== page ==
Natural gas prices are generally less than electric. Overall, the cost of operating a gas oven is between 35 and 50 percent cheaper, depending on how much you pay in your area for gas.
However, the principle of comparing oven cooking to choosing to use the stovetop is the same. It doesn’t really matter that the method of cooking, using the stove top as opposed to the oven, is always going to win out and be less expensive.
Tip #8: Use the Right Sized Burner
When you’re using the stovetop, make sure your pan is appropriate for the size burner are using. You don’t want to put a small pan on a large burner, those large burners do use more energy than the small burners.
A small pan on top a larger burner means that heat from the exposed burner is just wafting into the air, heating up your kitchen, but not the contents of the pot.
Make them match: small pan/small burner, large pan/ large burner. It will take less time for the contents of the pan to heat and save you money, too.
Tip #9: Use a Toaster Oven
A toaster oven uses substantially less electricity than your oven. While a traditional electric oven will burn thirty-two cents per hour, a toaster oven costs sixty-six percent less to operate.
I recommend getting a pretty good-sized toaster oven that you can you can put a casserole dish in, as some of them are just too small to be of any practical use. You we actually measured ours to be sure my most used casserole dishes would fit in it.
Tip #10: Use a Crock Pot
By all rights, crock pots should also known as “the frugal person’s dream”.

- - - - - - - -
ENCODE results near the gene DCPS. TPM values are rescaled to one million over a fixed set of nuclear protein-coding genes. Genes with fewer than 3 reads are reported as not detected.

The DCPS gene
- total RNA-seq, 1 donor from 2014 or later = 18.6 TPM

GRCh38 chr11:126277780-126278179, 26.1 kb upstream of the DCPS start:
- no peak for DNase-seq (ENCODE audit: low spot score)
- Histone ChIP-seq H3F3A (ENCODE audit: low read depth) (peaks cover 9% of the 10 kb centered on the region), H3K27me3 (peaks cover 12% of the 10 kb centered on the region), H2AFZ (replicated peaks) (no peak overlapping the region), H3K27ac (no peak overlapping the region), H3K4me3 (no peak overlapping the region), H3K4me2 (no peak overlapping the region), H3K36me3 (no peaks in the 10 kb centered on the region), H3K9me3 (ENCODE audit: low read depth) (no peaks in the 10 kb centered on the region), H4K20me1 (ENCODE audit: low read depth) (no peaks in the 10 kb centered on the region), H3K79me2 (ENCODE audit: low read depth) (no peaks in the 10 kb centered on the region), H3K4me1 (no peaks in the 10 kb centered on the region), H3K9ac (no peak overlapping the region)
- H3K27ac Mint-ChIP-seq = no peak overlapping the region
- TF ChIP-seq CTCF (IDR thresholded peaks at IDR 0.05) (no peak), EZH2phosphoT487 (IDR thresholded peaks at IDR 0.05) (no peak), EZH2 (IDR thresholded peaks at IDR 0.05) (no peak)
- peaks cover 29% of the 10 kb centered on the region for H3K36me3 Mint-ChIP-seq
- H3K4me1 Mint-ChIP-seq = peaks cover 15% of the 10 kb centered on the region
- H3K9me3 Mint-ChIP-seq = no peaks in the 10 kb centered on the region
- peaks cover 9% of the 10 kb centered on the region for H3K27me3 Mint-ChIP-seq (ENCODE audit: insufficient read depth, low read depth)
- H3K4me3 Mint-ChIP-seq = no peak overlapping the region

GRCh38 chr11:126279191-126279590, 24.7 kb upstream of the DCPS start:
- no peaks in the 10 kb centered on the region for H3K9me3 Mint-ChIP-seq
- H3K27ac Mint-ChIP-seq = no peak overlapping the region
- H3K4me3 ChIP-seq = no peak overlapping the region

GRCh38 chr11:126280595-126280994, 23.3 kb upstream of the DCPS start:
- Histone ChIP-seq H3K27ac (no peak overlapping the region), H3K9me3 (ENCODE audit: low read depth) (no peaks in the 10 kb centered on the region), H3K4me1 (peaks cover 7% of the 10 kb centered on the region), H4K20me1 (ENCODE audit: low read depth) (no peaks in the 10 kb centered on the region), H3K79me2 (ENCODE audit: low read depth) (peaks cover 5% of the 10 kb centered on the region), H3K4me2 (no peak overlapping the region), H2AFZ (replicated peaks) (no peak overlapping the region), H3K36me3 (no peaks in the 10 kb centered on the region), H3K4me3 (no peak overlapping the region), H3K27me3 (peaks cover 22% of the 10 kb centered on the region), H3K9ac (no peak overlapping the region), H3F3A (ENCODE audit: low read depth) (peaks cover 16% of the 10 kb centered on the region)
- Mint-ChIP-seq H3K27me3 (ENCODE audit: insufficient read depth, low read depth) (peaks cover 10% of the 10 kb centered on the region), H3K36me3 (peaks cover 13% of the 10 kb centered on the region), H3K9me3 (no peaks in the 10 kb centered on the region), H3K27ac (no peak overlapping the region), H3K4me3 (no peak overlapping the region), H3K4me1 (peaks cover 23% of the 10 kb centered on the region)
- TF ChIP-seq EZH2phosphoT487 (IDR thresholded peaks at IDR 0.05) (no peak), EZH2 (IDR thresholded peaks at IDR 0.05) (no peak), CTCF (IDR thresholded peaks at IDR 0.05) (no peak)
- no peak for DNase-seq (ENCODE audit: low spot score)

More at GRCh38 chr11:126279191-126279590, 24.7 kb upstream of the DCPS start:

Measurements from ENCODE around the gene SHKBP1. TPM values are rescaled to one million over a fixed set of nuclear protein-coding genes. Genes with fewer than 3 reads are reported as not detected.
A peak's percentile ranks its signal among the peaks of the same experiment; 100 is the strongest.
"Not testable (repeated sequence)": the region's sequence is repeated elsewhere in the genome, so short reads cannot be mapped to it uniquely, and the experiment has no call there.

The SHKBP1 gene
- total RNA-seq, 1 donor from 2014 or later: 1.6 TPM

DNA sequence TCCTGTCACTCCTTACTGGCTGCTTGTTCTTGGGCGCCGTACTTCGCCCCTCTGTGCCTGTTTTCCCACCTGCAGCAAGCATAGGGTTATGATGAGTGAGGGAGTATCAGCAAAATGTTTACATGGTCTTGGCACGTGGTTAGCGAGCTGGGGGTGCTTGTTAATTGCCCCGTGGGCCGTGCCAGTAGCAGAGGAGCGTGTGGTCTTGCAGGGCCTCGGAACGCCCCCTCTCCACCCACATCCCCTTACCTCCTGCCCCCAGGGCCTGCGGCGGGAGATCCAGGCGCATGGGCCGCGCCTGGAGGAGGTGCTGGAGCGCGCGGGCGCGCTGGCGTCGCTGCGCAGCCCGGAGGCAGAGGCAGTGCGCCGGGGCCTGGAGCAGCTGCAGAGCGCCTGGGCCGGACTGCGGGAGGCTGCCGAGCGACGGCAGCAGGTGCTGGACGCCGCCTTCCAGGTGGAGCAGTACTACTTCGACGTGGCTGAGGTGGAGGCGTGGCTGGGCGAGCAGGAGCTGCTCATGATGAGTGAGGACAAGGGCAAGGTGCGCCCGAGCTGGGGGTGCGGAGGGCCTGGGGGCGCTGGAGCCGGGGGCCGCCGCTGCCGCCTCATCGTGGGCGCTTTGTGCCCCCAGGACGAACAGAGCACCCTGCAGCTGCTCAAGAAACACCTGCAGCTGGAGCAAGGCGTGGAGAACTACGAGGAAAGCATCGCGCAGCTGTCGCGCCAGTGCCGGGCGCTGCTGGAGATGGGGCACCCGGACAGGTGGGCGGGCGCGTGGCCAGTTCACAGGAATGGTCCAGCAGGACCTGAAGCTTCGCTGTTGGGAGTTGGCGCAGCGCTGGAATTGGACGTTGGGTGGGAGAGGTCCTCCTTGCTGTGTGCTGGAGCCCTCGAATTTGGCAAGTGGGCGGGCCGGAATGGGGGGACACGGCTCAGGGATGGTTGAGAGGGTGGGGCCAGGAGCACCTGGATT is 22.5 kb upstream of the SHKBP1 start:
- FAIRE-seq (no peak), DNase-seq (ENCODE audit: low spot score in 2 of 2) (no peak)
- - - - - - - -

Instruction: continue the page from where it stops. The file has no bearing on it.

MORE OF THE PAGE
On the low setting, it uses an average of 150 watts and on high 210 watts. That’s between two and three cents per hour of use!
Some crock pots, depending on the size, can be rated as low as 75 watts on the low setting and as high as 225 or 250 on the high setting for really large crock pots. Look on the side or bottom of your unit. You should find a listing of the wattage of your unit.
Need more practical application?
Take a look at these two charts. I listed seven main dishes and the methods used to cook them.
I’ve labeled the first example, “Traditional Cooking.” Using just the oven and stovetop and cooking each item on a separate day, the homeowner spends $2.16 to prepare seven dishes.
However, when that same homeowner focuses on using lower-energy consumption devices (such as a toaster oven and crockpot), their overall energy usage is cut in half!
Over the course of a year, changing the way that you cook food could result in saving hundreds of dollars.
Now, that makes good sense!
6 thoughts on “10 Hacks for Saving Money in the Kitchen”
Just curious on comparing the instant pot to stove top or crockpot cooking
Charlene, that’s a great question. Thanks for asking. I updated my chart to add microwaves and Instant Pots. It depends on the size Instant Pot that you own. But, in general, an Instant Pot will cost you 12¢ an hour. So, it is equivalent to using the stovetop. Of course, one rarely uses a pressure cooker for an hour. If you are cooking food and then letting the pot keep food warm, then it’s probably less than 12¢, because anything with a heating element will expend more energy in the “heating phase” and much less when it is just keeping the food warm. I’ll be covering this in more detail on our YouTube program in a couple of weeks and showing the new chart.
Do you have a cookbook? (Preferably in print but an ebook works too!) I eat the same kind of diet and would love to find more frugal recipes that fit that way of eating.
I love your YouTube channel and appreciate all the info you so generously share!
We’re working on putting all our 17 year old son, Daniel’s, recipes into a cookbook. Hopefully soon.
I want to add to your crockpot uses list. I use my 3 & 6 qt crockpots to make hot-processed homemade soap.
Reba, I have never made soap, but I’ve thought about learning the art of soapmaking a lot, especially lately. I think it would be a great skill to have.